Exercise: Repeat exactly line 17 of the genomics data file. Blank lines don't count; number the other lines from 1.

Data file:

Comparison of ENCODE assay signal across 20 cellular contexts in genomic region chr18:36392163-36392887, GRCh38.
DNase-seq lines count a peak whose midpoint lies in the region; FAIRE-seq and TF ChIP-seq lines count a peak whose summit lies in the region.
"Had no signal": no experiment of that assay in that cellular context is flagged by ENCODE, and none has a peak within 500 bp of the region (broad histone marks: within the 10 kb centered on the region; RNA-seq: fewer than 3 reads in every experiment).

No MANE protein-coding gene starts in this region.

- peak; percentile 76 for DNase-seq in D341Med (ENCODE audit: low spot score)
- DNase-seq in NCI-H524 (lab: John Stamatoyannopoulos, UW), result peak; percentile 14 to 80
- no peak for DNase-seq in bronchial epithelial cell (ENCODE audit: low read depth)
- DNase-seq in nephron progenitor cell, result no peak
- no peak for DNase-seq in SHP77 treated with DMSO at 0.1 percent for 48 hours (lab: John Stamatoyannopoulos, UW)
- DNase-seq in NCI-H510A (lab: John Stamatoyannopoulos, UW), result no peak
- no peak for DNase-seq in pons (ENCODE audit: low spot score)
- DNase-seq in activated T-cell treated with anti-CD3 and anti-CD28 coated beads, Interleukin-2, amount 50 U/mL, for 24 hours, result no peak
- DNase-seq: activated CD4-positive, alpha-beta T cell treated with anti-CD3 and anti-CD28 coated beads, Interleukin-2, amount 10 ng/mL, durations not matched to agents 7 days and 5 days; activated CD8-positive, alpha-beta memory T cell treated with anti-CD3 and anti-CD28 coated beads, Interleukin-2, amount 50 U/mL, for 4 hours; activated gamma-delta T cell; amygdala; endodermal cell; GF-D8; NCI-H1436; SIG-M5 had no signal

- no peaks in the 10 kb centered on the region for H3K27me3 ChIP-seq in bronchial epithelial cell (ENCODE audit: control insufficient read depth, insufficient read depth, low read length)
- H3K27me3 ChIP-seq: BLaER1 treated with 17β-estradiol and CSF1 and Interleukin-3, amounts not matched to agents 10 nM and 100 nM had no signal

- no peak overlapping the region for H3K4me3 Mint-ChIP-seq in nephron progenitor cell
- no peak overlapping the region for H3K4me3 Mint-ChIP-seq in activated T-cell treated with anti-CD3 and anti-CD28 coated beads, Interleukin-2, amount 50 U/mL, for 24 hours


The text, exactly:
- no peak overlapping the region for H3K4me3 Mint-ChIP-seq in activated T-cell treated with anti-CD3 and anti-CD28 coated beads, Interleukin-2, amount 50 U/mL, for 24 hours